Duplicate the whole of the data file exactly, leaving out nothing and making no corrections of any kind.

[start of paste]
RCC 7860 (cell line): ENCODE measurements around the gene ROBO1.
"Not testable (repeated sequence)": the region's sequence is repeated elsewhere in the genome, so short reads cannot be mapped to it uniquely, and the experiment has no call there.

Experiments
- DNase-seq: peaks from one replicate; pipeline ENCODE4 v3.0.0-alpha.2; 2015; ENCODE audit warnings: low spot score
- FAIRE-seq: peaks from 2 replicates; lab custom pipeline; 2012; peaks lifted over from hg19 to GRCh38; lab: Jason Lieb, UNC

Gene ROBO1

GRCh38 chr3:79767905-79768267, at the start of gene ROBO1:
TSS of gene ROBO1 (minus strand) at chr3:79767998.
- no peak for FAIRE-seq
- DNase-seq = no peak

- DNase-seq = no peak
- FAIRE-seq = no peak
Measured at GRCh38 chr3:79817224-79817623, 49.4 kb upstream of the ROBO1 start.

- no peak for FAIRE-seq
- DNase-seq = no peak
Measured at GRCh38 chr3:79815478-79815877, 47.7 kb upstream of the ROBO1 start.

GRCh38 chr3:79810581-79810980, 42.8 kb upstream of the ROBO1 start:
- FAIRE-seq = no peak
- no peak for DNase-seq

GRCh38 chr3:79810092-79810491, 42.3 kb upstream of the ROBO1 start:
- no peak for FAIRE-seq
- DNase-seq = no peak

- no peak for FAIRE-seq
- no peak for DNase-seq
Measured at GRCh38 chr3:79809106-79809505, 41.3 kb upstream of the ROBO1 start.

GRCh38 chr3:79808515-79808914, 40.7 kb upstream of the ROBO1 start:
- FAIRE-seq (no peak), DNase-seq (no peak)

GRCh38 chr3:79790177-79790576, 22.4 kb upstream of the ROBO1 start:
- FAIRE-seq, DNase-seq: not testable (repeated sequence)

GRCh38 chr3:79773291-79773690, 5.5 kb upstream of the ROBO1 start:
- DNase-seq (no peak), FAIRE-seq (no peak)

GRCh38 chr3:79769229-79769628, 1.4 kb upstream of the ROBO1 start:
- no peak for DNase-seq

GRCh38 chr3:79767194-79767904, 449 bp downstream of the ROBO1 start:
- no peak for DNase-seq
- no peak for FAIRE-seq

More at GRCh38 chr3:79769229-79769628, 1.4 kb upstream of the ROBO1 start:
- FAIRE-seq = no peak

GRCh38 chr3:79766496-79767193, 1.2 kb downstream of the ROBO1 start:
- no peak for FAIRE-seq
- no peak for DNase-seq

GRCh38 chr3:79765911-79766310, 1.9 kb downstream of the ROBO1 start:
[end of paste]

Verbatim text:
RCC 7860 (cell line): ENCODE measurements around the gene ROBO1.
"Not testable (repeated sequence)": the region's sequence is repeated elsewhere in the genome, so short reads cannot be mapped to it uniquely, and the experiment has no call there.

Experiments
- DNase-seq: peaks from one replicate; pipeline ENCODE4 v3.0.0-alpha.2; 2015; ENCODE audit warnings: low spot score
- FAIRE-seq: peaks from 2 replicates; lab custom pipeline; 2012; peaks lifted over from hg19 to GRCh38; lab: Jason Lieb, UNC

Gene ROBO1

GRCh38 chr3:79767905-79768267, at the start of gene ROBO1:
TSS of gene ROBO1 (minus strand) at chr3:79767998.
- no peak for FAIRE-seq
- DNase-seq = no peak

- DNase-seq = no peak
- FAIRE-seq = no peak
Measured at GRCh38 chr3:79817224-79817623, 49.4 kb upstream of the ROBO1 start.

- no peak for FAIRE-seq
- DNase-seq = no peak
Measured at GRCh38 chr3:79815478-79815877, 47.7 kb upstream of the ROBO1 start.

GRCh38 chr3:79810581-79810980, 42.8 kb upstream of the ROBO1 start:
- FAIRE-seq = no peak
- no peak for DNase-seq

GRCh38 chr3:79810092-79810491, 42.3 kb upstream of the ROBO1 start:
- no peak for FAIRE-seq
- DNase-seq = no peak

- no peak for FAIRE-seq
- no peak for DNase-seq
Measured at GRCh38 chr3:79809106-79809505, 41.3 kb upstream of the ROBO1 start.

GRCh38 chr3:79808515-79808914, 40.7 kb upstream of the ROBO1 start:
- FAIRE-seq (no peak), DNase-seq (no peak)

GRCh38 chr3:79790177-79790576, 22.4 kb upstream of the ROBO1 start:
- FAIRE-seq, DNase-seq: not testable (repeated sequence)

GRCh38 chr3:79773291-79773690, 5.5 kb upstream of the ROBO1 start:
- DNase-seq (no peak), FAIRE-seq (no peak)

GRCh38 chr3:79769229-79769628, 1.4 kb upstream of the ROBO1 start:
- no peak for DNase-seq

GRCh38 chr3:79767194-79767904, 449 bp downstream of the ROBO1 start:
- no peak for DNase-seq
- no peak for FAIRE-seq

More at GRCh38 chr3:79769229-79769628, 1.4 kb upstream of the ROBO1 start:
- FAIRE-seq = no peak

GRCh38 chr3:79766496-79767193, 1.2 kb downstream of the ROBO1 start:
- no peak for FAIRE-seq
- no peak for DNase-seq

GRCh38 chr3:79765911-79766310, 1.9 kb downstream of the ROBO1 start: